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European Association of Methodology

Department of methodology and evaluation research

Jena University


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Contributions: Abstract

Estimation of income with small sample sizes

Danute Krapavickaite
Institute of Mathematics and Informatics
Lithuania

The household budget survey (HBS) is one of the most important sample surveys in official statistics of every country. It estimates income in cash and kind and expenditure per capita of the population of the country and in various parts of the population.

The Lithuanian HBS uses a stratified two stage sampling design. Income per capita is estimated as the ratio of two totals. Both sample size and the accuracy of the estimates in the rural areas are low. Small area estimation methods using auxiliary information from the neighboring areas are applied in the paper in order to improve the accuracy of the estimates of the income per capita in the rural area of Lithuania.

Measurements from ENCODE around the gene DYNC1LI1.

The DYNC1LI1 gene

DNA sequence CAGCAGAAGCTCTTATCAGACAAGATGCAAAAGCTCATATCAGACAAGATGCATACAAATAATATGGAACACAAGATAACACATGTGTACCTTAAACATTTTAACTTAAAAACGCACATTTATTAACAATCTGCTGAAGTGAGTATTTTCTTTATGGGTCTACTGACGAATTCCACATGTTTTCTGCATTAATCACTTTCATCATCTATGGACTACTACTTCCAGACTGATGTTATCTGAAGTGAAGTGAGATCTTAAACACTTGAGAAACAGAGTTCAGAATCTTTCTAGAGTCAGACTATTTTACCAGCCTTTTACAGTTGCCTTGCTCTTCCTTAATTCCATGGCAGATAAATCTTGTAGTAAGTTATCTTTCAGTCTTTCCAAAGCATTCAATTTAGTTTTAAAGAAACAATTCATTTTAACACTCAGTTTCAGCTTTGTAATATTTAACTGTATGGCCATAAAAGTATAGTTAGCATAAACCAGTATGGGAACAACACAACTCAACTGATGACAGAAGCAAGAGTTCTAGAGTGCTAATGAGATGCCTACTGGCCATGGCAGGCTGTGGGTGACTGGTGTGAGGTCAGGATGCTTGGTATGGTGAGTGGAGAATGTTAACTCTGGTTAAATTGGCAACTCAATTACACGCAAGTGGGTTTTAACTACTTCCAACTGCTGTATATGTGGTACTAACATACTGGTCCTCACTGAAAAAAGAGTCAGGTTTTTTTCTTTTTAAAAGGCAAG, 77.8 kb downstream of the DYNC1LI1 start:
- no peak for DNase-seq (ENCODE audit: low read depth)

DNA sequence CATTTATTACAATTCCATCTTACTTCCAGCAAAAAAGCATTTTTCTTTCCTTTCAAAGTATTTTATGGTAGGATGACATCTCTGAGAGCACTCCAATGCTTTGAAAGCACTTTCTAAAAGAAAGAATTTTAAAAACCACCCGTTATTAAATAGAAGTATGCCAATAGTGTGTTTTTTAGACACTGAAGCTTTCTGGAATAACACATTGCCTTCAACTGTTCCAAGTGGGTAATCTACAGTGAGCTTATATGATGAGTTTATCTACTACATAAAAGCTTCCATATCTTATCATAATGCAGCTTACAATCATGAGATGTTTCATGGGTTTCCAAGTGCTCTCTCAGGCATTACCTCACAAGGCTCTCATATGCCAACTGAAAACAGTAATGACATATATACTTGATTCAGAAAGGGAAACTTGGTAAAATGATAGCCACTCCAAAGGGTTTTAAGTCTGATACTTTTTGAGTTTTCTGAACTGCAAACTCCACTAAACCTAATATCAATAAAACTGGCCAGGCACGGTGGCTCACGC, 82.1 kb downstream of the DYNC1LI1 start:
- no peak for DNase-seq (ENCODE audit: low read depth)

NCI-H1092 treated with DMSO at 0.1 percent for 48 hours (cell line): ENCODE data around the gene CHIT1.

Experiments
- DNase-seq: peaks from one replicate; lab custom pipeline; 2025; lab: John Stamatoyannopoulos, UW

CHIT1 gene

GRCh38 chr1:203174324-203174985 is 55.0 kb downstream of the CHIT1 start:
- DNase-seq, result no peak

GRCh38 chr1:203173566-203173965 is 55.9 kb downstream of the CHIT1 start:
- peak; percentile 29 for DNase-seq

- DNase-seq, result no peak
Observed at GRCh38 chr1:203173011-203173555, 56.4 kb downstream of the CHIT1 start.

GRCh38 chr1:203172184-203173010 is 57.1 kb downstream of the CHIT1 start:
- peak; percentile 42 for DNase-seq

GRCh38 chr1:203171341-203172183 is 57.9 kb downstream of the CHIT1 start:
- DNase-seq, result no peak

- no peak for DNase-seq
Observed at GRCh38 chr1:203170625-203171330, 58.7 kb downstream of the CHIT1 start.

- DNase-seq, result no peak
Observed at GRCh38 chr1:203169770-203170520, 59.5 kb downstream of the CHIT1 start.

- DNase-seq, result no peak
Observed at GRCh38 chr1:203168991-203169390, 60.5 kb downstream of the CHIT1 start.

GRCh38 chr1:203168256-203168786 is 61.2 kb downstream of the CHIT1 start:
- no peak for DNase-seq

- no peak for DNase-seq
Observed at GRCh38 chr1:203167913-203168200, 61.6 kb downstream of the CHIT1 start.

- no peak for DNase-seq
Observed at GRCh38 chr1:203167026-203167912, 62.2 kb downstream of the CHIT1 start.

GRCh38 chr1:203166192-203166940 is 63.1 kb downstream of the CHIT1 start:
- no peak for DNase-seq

Two kinds of small area estimators - the James-Stein estimator and the empirical best linear unbiased predictor (EBLUP) - are used with data of the Lithuanian HBS. The direct estimates, based on the sample design, and currently used calibrated estimates are also presented for comparison. Calibration of design weights is used to adjust the sample to the demographic data and to nonresponse (Deville et al.). Demographical data and agricultural production data are used to build an income model. The averages over small areas of the estimated mean square errors ([`(MSE)]) of estimates of income are used for comparison.

The James-Stein estimator performs better than the direct one. The MSE of the composite estimator EBLUP performs equally along the areas, improving a very low accuracy of the direct estimator in some areas, however, without any improvement in the average accuracy. This can be explained by the low correlation between the direct estimates in the areas and auxiliary variables. So, better auxiliary information has to be found. The currently used calibrated estimator has the smallest [`(MSE)].

References

J. Deville, C.-E. Särndal, and O. Sautory (1993).Generalized raking procedures in survey sampling.JASA, 88, 1013-1020.

R.E. Fay, and R.A. Herriot (1998). Estimates of income forsmall places: an application of James-Stein procedures to censusdata. JASA, 74, 269-277.

M. Ghosh, and J.N.K. Rao (1994). Small area estimation: anappraisal. Statistical Science, 9(1), 55-93.

D. Krapavickaite (2003) . An example of small area estimation infinite population sampling. Lietuvos matematikos rinkinys,43, (to appear).